Scientists using moulds derived from carbon nanotubes have approached the ultimate resolution – defined by molecular scale dimensions – in a widely used polymer nanoimprinting technique.
By accurately replicating features with nanometre dimensions, the technique could play future roles in fabricating structures in fields as diverse as microelectronics, nanofluidics and biotechnology.
Polymer nanoimprint lithography works by pressing a mould with embossed relief structures against a thin polymer film. Little is known, however, of the basic physics and chemistry that operate between the two surfaces at the molecular level, let alone how these interactions relate to resolution.
John Rogers, a professor of materials science and engineering at the University of Illinois at Urbana-Champaign and colleagues at Illinois and Dow Corning Corporation explored the fundamental resolution limits of polymer nanoimprint lithography. The researchers began by growing single-walled carbon nanotubes on a silicon wafer. Then they prepared a mould of the nanotubes by pouring a thermal-setting polymer over the wafer.
After curing the mould, they gently pressed it against a thin layer of photocurable polyurethane. Passing light through the transparent mould caused the material to cross-link and harden. The researchers then used atomic force microscopy to measure the heights of the resulting relief structures and transmission electron microscopy to determine their widths.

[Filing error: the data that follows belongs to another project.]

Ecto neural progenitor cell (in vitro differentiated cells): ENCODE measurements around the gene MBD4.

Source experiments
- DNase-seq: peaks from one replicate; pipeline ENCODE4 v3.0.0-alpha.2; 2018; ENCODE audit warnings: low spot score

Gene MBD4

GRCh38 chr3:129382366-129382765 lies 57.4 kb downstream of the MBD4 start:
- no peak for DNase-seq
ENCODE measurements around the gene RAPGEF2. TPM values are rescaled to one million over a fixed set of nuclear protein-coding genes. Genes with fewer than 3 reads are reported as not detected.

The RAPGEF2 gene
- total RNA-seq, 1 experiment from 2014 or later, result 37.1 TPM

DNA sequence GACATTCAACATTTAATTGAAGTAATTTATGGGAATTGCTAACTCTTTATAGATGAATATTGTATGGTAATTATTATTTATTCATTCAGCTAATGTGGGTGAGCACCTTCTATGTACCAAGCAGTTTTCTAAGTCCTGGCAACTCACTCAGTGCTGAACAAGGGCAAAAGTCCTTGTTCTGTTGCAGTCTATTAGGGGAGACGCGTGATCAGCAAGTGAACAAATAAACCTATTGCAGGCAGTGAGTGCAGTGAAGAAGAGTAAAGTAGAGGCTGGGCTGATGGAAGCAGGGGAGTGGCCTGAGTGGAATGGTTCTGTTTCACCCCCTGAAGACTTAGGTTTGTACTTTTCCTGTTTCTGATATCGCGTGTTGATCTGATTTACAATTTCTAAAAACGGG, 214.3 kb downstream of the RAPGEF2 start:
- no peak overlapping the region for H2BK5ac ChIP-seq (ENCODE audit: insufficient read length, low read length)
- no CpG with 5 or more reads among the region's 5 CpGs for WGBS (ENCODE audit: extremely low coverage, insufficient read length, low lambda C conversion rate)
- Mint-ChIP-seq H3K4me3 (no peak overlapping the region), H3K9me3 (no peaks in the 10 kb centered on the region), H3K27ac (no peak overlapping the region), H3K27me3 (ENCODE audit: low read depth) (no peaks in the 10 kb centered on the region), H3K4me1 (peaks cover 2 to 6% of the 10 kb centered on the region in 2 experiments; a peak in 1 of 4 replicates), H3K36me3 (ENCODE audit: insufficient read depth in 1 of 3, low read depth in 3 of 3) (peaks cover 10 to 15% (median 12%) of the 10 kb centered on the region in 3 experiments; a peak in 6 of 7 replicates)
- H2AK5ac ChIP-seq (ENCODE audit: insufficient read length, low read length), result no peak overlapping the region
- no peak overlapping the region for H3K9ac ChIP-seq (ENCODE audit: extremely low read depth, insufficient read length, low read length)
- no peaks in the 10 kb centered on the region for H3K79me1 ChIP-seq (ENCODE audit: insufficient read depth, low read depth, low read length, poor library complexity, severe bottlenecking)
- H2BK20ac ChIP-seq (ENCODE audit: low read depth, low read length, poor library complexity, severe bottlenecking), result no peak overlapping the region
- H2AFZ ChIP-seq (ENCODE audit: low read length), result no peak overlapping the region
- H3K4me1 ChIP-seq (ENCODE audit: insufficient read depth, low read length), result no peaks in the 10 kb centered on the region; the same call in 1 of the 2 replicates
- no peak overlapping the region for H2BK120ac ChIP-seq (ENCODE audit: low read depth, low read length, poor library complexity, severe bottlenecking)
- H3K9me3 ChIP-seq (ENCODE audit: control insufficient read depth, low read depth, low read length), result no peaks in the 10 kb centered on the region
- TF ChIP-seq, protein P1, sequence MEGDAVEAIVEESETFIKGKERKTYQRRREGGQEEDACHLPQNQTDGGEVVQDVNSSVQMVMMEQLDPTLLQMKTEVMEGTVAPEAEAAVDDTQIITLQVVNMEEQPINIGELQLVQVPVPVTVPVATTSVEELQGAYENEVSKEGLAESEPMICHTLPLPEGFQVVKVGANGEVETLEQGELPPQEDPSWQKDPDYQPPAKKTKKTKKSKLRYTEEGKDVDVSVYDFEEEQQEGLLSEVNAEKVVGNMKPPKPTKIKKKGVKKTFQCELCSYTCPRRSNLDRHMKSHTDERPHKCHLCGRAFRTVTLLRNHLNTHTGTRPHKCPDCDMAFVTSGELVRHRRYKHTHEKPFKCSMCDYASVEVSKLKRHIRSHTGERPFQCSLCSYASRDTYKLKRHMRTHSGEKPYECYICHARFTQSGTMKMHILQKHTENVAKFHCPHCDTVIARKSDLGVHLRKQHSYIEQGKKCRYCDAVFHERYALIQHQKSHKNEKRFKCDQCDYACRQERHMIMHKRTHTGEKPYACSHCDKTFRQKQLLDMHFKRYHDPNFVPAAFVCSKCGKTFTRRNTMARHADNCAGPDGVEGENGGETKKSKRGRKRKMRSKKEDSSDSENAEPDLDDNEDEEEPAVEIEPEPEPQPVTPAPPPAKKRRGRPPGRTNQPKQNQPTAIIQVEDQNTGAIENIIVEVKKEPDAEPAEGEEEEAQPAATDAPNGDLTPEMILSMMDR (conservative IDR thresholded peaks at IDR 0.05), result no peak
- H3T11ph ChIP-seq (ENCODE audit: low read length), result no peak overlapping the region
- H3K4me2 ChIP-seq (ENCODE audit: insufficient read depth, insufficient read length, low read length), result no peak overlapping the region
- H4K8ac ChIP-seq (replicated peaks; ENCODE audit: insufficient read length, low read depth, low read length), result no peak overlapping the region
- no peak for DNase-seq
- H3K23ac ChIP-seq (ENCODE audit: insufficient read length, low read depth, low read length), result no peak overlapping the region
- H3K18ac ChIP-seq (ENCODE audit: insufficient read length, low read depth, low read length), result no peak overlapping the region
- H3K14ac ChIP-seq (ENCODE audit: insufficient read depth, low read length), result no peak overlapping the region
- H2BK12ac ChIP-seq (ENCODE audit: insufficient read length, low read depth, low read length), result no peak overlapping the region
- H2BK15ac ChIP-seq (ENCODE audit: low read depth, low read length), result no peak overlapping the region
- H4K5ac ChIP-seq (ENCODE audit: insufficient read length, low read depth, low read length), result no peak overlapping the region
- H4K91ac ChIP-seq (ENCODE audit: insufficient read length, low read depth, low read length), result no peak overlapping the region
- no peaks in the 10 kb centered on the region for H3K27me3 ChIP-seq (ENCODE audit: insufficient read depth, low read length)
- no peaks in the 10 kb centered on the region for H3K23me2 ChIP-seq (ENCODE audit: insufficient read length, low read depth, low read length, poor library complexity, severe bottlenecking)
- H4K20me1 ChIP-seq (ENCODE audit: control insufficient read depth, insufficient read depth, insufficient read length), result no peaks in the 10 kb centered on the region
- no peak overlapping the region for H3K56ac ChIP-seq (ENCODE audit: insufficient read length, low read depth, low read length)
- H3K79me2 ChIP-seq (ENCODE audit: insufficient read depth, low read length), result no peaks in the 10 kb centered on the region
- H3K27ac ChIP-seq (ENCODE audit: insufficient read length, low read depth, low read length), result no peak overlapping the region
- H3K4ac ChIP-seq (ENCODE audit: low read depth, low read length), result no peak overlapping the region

“Our approach allowed us to reach a critical size regime never explored before,” Rogers said. “From a detailed analysis of the microscope images, we were able to demonstrate reliable patterning at the two nanometre scale, and even some capability down to one nanometre. These dimensions are comparable to the sizes of individual macromolecules.”
To obtain features with a resolution of two nanometres, both the average distance between polymer cross-links (approximately one nanometre) and the lengths of individual chemical bonds (approximately 0.2 nanometres) become important in the moulding process.
“We normally wouldn’t be concerned with the molecular structure of the polymer,” Rogers said, “but at these dimensions we have feature sizes that are only a few times larger than the length of individual bonds in the polymer. In addition, we have a countable number of polymer bond lengths that are available to replicate the relief structure.”
By varying the density of cross-links in the polymer, the researchers also established a connection between resolution limit and molecular structure of the polymer. “The ultimate resolution is correlated to the ability of the prepolymer to conform to the surface and the ability of the cross-linked polymer to retain the moulded shape,” Rogers said.
The ability to mould nanoscale features can benefit many fields, from semiconductor device manufacturing to emerging areas of biotechnology. For example, polymer nanoimprint lithography could help the electronics industry achieve the resolution requirements needed for next-generation devices. By structuring materials with dimensions smaller than the wavelength of light, the technique also could create photonic devices whose optical properties are defined by the geometry of the relief structures embossed on them.
In other applications, polymer moulds with molecular scale channels could prove useful in nanofluidics, where the tiny tunnels would transport fluids or separate materials based on size, Rogers said. By allowing for the nanoimprinting of individual macromolecules, the technique might open new paths to molecular recognition, drug discovery and catalysis.